Classically trained composer and contrabass player Yair Elazar Glotman expands on his work with James Ginzburg on Nimbes (SUB 012EP, 2014) and his analog tape work as KETEV (Opal Tapes, Where to Now?) with a record exploring the hidden resonances of the contrabass. Yair Elazar Glotman's Études disrupts the subconscious processes and muscle memory learned as a classical contrabass player to interrogate his instrument, drawing out hidden resonances, physical vibrations, and explorations of uncharted territory of the instrument's acoustic dynamic range. Within the ten pieces presented here, each a solo performance, he looks to develop a black box scenario for composition. Creating a separation between action and outcome, he escapes learned restraint, abandons former training, and develops a method by which concentration and control are translated into a visceral interaction with the bass, uncovering hidden sounds and building an expansive and dynamic sonic palette for the contrabass beyond the confines of classical virtuosity.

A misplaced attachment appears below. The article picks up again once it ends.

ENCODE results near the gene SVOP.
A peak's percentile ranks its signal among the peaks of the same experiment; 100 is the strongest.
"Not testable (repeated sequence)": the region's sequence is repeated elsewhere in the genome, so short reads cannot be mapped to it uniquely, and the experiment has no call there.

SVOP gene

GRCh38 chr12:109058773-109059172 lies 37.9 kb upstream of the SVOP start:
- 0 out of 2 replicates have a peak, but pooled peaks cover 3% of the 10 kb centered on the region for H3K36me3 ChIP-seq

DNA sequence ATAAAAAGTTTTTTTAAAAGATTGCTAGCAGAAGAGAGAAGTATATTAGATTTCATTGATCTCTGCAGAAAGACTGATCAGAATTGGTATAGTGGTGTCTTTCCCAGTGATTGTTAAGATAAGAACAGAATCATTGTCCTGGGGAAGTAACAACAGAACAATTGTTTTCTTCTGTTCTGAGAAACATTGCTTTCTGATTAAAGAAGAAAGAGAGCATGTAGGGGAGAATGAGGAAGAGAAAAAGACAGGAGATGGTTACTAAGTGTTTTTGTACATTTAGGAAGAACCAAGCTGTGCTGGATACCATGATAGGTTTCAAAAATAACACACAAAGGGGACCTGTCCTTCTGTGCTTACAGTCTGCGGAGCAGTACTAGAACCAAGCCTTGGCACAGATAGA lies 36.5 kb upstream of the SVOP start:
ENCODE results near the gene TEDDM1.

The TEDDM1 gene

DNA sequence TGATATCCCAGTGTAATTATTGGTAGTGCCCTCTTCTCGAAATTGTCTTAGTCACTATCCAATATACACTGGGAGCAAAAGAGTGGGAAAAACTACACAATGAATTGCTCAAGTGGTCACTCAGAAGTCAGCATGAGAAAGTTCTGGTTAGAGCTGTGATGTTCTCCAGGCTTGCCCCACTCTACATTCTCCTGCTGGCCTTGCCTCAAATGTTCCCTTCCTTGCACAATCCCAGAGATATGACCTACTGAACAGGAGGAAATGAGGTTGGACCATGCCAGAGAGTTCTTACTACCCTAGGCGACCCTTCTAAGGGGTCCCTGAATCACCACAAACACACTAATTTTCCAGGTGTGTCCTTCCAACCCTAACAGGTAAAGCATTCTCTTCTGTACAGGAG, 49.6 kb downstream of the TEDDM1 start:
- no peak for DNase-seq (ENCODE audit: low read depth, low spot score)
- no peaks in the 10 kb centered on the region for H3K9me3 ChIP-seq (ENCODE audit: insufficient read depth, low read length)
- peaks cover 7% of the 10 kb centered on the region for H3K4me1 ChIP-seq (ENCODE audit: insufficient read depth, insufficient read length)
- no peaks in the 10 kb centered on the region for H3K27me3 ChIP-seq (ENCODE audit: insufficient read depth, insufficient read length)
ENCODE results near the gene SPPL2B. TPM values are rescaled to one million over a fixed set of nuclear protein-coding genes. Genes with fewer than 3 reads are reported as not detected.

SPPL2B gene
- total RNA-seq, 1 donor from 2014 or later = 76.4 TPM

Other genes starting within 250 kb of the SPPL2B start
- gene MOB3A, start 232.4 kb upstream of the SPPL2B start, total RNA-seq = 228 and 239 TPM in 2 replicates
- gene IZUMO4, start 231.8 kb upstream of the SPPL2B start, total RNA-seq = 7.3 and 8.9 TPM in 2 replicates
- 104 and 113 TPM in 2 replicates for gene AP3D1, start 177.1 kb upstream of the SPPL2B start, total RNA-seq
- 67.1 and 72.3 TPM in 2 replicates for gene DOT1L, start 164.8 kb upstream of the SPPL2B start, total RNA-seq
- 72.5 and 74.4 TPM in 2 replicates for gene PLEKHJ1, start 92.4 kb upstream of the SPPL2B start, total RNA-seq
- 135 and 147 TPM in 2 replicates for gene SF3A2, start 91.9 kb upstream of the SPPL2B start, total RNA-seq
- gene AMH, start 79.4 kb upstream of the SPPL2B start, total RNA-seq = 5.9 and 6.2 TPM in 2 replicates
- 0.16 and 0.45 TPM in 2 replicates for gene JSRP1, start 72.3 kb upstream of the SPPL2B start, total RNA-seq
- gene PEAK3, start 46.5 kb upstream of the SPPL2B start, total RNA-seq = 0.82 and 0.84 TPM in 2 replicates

Deconstructing the contrabass into it's sound components, he repeats and reveals the material properties of the instrument. Working outside the instrument's natural dynamic range, close Micing various parts of the instrument's body and strings, previously obscured resonances are revealed and energy expenditure is transferred into colossal rumbles and physical vibrations; the thrum and whirr of the contrabass and the hiss of tape amplified and interrogated into monolithic presence. The recordings preserve these resonances from the instrument's body and strings, but rather than attempt a neutral and accurate sonic representation of the traditional sound of the instrument, Études gives the analog recording and mixing process a tangible presence in the recordings, drawing out and exposing the medium of recording reflexively. Études was composed in Berlin, recorded at the legendary EMS studio in Stockholm, and mixed together with James Ginzburg (Emptyset) at Multiverse in Bristol, UK.